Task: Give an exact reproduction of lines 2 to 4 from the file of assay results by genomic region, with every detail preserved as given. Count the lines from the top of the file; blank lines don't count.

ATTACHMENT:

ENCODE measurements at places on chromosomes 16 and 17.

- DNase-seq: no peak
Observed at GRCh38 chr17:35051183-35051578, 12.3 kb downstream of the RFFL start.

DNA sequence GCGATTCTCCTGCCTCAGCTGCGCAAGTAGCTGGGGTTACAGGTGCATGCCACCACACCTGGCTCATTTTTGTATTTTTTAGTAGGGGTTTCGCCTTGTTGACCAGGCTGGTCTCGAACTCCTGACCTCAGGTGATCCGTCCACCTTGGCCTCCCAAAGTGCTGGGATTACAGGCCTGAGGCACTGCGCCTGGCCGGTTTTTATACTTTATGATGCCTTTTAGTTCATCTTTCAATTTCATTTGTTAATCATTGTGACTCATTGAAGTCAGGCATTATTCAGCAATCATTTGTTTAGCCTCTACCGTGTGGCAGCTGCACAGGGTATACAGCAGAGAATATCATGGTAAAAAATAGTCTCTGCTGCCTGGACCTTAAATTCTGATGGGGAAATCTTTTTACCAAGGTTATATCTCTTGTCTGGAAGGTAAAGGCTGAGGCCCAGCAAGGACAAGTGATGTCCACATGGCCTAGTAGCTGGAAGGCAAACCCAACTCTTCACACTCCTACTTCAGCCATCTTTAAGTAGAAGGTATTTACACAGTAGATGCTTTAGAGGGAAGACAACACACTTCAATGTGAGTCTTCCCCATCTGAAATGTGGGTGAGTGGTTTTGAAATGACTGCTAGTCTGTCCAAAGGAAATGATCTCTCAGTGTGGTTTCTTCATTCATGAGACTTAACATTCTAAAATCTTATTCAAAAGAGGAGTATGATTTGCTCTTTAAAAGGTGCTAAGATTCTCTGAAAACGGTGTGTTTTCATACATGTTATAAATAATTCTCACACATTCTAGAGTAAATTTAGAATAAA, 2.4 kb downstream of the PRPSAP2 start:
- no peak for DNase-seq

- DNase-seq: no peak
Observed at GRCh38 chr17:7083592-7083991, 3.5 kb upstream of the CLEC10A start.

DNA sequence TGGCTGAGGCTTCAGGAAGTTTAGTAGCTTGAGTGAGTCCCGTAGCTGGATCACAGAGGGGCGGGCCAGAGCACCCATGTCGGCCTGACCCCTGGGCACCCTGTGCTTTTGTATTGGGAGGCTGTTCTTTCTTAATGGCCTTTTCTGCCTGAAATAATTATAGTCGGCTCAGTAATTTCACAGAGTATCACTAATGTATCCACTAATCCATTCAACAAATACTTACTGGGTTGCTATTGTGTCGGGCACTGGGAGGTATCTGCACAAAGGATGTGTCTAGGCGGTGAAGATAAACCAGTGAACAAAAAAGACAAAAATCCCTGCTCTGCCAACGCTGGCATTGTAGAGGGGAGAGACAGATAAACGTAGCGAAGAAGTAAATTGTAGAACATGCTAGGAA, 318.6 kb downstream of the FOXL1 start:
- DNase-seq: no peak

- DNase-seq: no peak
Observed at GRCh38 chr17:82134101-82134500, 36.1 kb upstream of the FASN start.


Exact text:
- DNase-seq: no peak
Observed at GRCh38 chr17:35051183-35051578, 12.3 kb downstream of the RFFL start.

DNA sequence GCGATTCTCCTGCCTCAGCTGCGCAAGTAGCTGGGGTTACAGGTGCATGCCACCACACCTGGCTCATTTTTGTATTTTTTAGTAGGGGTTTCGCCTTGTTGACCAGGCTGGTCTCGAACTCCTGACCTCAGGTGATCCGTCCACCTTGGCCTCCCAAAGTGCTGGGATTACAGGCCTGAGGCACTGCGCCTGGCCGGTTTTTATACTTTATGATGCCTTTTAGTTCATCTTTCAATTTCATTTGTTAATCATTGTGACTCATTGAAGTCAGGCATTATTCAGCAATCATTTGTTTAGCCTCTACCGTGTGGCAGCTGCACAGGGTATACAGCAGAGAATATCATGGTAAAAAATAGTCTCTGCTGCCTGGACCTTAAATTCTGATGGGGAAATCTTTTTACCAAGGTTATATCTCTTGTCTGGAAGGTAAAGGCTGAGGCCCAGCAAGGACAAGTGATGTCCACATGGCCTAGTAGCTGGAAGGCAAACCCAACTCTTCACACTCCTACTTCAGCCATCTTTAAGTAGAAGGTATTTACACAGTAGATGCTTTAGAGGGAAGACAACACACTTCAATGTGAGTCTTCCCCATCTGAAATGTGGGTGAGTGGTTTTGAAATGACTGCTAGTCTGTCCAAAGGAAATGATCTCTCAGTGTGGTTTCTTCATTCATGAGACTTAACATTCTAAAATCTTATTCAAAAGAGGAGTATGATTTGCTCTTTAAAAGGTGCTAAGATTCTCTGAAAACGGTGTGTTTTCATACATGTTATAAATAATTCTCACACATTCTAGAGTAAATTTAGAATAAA, 2.4 kb downstream of the PRPSAP2 start: